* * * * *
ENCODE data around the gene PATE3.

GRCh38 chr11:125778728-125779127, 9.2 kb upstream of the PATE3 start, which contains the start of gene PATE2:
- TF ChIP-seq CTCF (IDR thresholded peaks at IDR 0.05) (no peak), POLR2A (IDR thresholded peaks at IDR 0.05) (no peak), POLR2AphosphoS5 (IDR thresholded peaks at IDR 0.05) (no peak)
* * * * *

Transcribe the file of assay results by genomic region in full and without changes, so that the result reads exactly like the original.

ENCODE data around the gene PATE3.

GRCh38 chr11:125778728-125779127, 9.2 kb upstream of the PATE3 start, which contains the start of gene PATE2:
- TF ChIP-seq CTCF (IDR thresholded peaks at IDR 0.05) (no peak), POLR2A (IDR thresholded peaks at IDR 0.05) (no peak), POLR2AphosphoS5 (IDR thresholded peaks at IDR 0.05) (no peak)